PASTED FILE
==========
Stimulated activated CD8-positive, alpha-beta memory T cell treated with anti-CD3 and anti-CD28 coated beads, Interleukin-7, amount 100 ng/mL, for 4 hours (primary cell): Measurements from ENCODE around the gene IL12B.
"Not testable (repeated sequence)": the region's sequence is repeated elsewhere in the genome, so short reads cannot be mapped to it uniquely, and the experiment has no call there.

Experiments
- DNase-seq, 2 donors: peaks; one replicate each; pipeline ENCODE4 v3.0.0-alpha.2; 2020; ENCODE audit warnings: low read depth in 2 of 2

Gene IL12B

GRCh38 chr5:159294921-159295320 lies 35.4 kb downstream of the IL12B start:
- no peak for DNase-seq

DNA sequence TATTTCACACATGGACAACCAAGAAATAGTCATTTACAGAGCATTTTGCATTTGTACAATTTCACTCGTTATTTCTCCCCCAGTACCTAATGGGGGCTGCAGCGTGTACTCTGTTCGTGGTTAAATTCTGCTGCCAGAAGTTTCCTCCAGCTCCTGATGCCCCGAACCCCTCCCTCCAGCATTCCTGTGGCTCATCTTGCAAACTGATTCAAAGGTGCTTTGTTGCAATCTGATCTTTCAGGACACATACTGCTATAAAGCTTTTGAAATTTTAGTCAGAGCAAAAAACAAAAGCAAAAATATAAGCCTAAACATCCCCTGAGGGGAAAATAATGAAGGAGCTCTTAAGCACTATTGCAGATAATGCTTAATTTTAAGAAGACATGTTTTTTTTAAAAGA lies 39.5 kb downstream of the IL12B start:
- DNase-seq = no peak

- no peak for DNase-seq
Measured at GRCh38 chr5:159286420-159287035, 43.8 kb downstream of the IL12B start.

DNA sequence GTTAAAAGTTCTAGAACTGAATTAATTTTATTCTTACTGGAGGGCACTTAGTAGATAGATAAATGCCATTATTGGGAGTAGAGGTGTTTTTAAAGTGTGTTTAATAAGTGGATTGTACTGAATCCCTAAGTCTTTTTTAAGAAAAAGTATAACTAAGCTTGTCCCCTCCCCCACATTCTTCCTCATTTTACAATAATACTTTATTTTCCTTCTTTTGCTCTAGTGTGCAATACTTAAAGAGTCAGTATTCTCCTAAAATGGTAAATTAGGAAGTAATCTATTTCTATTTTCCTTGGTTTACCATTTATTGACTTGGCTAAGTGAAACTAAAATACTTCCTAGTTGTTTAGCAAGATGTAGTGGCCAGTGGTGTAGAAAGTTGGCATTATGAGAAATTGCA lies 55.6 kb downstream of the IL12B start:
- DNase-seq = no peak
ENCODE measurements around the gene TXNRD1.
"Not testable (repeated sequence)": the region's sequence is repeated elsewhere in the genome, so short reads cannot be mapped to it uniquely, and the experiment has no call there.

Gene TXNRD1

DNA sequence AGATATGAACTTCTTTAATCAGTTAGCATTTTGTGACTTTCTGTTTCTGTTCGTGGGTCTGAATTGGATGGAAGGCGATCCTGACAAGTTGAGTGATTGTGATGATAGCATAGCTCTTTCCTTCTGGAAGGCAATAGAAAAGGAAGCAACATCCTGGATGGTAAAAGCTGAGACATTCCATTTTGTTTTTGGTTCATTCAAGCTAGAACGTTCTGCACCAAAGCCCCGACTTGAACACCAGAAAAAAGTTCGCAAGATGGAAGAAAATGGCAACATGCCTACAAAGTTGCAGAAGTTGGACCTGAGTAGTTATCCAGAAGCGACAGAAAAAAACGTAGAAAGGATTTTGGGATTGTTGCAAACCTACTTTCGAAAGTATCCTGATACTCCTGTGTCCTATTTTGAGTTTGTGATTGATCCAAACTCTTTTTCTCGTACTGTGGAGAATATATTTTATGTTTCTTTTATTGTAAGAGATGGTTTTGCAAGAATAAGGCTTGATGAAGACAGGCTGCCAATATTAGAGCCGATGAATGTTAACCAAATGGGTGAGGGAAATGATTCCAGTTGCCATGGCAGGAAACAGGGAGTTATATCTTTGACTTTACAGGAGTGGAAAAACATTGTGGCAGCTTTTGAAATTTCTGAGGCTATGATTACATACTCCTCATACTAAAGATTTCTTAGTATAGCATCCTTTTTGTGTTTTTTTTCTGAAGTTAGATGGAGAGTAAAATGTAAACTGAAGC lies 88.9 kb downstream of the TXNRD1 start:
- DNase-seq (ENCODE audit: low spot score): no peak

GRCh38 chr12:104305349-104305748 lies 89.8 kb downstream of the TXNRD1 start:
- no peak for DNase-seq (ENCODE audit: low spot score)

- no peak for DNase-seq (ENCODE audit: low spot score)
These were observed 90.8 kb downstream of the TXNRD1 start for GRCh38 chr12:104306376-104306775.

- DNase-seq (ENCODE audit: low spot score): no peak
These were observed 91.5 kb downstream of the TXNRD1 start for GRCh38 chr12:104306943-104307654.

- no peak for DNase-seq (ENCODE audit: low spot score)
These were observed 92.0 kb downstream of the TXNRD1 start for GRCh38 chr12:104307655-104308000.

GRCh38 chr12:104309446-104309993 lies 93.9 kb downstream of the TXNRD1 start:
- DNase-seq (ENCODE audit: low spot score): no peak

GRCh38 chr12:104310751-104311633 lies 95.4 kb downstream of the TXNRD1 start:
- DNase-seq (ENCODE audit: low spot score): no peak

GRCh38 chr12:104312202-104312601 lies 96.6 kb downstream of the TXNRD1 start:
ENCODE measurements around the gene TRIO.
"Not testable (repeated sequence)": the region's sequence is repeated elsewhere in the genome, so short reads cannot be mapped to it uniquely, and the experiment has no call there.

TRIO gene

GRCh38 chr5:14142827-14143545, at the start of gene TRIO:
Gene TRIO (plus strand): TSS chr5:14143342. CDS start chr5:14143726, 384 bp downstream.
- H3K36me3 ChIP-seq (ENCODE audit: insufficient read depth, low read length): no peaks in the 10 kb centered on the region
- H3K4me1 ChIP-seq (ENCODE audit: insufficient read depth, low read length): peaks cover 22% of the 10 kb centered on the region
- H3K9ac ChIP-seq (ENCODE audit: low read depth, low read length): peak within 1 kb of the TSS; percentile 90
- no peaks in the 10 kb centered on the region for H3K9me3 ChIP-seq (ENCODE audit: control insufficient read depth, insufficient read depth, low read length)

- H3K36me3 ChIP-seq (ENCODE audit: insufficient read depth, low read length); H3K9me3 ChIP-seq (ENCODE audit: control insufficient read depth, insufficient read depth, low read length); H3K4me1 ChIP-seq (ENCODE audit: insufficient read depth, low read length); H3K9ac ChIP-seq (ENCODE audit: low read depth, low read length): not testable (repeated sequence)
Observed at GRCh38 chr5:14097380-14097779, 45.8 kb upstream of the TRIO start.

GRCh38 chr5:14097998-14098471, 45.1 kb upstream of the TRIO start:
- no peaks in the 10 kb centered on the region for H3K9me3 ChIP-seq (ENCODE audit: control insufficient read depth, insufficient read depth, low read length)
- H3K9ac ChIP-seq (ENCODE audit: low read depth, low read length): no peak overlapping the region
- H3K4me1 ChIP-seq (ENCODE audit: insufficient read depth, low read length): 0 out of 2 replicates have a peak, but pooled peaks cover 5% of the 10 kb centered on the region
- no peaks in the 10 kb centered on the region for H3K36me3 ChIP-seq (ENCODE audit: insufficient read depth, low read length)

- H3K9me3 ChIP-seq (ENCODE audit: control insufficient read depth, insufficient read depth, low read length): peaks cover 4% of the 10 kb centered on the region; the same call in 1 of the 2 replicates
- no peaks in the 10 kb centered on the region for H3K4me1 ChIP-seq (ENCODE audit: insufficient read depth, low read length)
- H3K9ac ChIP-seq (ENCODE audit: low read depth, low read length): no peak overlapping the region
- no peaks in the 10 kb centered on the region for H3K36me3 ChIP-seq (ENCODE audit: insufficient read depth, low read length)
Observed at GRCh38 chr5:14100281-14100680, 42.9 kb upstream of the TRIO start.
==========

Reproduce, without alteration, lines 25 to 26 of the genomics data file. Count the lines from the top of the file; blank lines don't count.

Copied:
- no peak for DNase-seq (ENCODE audit: low spot score)
These were observed 92.0 kb downstream of the TXNRD1 start for GRCh38 chr12:104307655-104308000.